We found 8 providers with an interest in diabetes near Peoria, IL.

Specializes in Pediatric Endocrinology
420 Ne Glen Oak Avenue; Suite 401
Peoria, IL
 

Dr. Sue Sauder works as a pediatric endocrinologist in Peoria, IL. She attended the University of Illinois College of Medicine at Chicago for medical school and subsequently trained at a hospital affiliated with the University of Michigan for residency. In her practice, she is particularly interested in diabetes. Patients gave Dr. Sauder an average rating of 5.0 stars out of 5. She takes Humana HMO, Humana Bronze, Humana Catastrophic, and more. She is professionally affiliated with Children's Hospital of Illinois.

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Relevant Interests: , diabetes

All Interests: Diabetes

Dr. Sonia Gajula, MD
Specializes in Adult Endocrinology
1001 Main Street; Suite 400
Peoria, IL
 

Dr. Sonia Gajula is a Peoria, IL physician who specializes in adult endocrinology. Patient ratings for Dr. Gajula average 2.0 stars out of 5. She honors several insurance carriers, including Humana HMO, Humana Bronze, and Humana Catastrophic. Dr. Gajula attended medical school at Ibero-American University (UNIBE). For her professional training, Dr. Gajula completed a residency program at a hospital affiliated with the University of Illinois at Peoria. Dr. Gajula (or staff) speaks the following languages: Urdu, Telugu, and Spanish. Her hospital/clinic affiliations include OSF Saint Francis Medical Center and OSF Medical Group.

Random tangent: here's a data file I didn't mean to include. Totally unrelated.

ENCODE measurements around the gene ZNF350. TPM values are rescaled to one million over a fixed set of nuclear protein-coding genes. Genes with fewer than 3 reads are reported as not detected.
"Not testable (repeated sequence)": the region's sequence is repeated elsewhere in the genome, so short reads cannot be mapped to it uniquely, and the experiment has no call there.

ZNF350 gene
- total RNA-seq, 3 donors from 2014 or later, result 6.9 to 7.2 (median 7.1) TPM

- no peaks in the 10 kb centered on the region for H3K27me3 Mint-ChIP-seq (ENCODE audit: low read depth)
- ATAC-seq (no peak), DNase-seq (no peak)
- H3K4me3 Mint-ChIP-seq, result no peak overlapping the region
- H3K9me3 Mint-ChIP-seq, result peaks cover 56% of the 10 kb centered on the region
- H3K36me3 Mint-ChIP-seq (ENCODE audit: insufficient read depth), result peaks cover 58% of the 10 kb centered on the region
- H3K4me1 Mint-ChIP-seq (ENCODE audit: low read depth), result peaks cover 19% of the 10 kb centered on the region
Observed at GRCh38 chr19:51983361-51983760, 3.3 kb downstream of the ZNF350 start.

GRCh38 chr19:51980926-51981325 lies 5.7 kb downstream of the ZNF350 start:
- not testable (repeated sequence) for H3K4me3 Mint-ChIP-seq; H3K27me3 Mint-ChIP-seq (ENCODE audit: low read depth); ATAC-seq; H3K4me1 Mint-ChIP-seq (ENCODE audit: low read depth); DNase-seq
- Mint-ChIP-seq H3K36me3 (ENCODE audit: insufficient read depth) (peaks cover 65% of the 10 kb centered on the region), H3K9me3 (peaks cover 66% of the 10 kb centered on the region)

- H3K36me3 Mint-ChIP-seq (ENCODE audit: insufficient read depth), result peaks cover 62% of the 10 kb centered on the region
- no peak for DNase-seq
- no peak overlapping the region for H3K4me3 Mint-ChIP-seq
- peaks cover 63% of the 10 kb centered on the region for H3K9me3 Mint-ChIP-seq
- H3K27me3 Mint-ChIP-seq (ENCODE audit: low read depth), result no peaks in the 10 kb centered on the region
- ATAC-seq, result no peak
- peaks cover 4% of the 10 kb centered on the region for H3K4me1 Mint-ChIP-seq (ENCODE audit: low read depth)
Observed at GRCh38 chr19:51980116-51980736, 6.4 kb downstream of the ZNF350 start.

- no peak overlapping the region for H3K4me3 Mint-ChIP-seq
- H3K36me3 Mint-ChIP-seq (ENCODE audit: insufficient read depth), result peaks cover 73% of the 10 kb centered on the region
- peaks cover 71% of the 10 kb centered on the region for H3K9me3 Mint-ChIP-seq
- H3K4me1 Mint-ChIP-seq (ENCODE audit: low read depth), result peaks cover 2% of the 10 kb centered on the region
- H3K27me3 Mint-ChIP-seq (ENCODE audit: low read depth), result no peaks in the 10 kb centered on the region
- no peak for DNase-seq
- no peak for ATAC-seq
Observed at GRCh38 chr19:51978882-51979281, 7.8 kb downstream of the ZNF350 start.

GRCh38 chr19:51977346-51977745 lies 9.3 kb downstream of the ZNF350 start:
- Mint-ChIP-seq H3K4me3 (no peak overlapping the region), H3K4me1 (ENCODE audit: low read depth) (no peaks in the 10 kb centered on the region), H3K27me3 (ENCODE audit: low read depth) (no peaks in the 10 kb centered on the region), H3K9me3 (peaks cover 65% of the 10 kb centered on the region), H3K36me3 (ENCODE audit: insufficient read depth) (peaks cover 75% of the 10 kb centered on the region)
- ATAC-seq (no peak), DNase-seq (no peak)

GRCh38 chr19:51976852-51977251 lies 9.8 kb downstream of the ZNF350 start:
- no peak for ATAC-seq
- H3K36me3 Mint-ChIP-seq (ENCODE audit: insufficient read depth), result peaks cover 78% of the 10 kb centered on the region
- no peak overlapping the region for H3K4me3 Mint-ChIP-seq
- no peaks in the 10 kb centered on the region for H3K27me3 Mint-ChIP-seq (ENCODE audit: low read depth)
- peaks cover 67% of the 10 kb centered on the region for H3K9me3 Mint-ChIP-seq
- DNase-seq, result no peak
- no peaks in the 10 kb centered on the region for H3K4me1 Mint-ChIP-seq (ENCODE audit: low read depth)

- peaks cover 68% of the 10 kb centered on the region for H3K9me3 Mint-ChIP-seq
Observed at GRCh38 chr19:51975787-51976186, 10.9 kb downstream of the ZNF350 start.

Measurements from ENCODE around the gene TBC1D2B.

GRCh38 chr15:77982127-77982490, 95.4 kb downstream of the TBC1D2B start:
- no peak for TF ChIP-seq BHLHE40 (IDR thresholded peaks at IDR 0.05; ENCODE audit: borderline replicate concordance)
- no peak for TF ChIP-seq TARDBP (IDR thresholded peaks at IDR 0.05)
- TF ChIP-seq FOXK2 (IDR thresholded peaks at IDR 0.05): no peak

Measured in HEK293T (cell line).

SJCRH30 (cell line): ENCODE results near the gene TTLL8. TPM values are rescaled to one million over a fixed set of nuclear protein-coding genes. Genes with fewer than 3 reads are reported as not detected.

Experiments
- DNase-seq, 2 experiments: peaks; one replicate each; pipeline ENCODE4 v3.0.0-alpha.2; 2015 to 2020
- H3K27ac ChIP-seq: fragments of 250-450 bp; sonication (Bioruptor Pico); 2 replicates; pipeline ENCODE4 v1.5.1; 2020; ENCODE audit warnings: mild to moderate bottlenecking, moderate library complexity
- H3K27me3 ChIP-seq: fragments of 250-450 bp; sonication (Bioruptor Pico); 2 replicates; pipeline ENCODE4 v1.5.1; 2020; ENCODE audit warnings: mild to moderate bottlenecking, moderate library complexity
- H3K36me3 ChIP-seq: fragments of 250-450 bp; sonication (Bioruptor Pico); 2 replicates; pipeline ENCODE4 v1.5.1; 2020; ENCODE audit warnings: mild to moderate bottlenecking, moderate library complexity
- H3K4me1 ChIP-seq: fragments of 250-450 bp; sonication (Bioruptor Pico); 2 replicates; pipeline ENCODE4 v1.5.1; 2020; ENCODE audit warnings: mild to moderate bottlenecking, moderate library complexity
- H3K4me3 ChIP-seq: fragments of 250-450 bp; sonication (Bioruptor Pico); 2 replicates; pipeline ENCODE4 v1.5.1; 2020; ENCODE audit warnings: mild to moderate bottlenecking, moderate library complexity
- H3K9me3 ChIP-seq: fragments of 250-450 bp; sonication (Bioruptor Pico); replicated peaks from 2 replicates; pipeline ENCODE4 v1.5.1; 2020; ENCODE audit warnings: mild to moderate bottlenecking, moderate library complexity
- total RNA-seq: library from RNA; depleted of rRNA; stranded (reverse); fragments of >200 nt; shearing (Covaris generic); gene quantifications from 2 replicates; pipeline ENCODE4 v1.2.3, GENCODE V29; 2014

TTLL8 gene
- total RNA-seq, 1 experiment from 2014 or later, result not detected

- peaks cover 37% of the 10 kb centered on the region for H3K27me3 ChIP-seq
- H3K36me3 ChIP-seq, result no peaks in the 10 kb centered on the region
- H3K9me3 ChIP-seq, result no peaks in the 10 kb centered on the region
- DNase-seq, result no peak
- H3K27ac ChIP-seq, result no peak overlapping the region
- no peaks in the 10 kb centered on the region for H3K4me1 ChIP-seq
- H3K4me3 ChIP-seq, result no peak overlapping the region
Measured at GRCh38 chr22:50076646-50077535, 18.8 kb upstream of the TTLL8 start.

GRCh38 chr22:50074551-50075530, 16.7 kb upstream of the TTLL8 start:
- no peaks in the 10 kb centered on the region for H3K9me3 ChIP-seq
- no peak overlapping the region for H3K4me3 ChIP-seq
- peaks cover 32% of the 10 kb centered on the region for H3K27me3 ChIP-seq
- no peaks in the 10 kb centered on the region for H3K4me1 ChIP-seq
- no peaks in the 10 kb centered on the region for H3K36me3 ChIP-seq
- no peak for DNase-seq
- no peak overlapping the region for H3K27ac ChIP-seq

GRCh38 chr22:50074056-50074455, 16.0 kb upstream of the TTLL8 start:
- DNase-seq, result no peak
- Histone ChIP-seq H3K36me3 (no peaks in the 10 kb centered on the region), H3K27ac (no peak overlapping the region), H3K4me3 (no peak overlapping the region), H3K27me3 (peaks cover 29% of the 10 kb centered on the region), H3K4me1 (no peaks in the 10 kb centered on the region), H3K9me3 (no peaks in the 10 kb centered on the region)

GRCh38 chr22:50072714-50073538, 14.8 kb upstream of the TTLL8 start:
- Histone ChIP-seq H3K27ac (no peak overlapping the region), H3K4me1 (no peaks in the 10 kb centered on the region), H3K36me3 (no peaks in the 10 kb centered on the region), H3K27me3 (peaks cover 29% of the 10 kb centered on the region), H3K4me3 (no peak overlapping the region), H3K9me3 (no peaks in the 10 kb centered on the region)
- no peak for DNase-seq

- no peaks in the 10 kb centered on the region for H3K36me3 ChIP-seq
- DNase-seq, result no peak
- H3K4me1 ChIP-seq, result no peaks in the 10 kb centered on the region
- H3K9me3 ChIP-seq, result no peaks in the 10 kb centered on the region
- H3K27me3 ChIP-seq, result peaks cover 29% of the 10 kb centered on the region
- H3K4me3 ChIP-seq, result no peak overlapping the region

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Relevant Interests: , diabetes

All Interests: Thyroid Problems, Osteoporosis, Adrenal Disorders, Diabetes, Pituitary Disorders

Dr. Jeffrey Y Chang, MD
Specializes in Adult Endocrinology
3308 W Chartwell Road
Peoria, IL
 

Dr. Jeffrey Chang is a Peoria, IL physician who specializes in adult endocrinology. In his practice, Dr. Chang focuses on diabetes and thyroid problems. On average, patients gave him a rating of 3.0 stars out of 5. He accepts Humana HMO, Humana Bronze, and Humana Catastrophic, as well as other insurance carriers. Before performing his residency at Saint Joseph Hospital, Chicago, Dr. Chang attended Yonsei University College of Medicine for medical school. Dr. Chang is conversant in Korean. He is professionally affiliated with OSF Saint Francis Medical Center.

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Relevant Interests: , diabetes

All Interests: Thyroid Problems, Diabetes

Dr. Hady E Sfeir, MD
Specializes in Adult Endocrinology
1001 Main Street; Suite 400
Peoria, IL
 

Dr. Hady Sfeir is a medical specialist in adult endocrinology. He is especially interested in diabetes and thyroid problems. He honors Humana HMO, Humana Bronze, and Humana Catastrophic, in addition to other insurance carriers. Dr. Sfeir graduated from Lebanese University Faculty of Medical Sciences. He is professionally affiliated with OSF Saint Francis Medical Center and OSF Medical Group.

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Relevant Interests: , diabetes

All Interests: Thyroid Problems, Diabetes

Dr. Moses Godofredo S Tomacruz, MD
Specializes in Family Medicine
1001 Main Street; Suite 300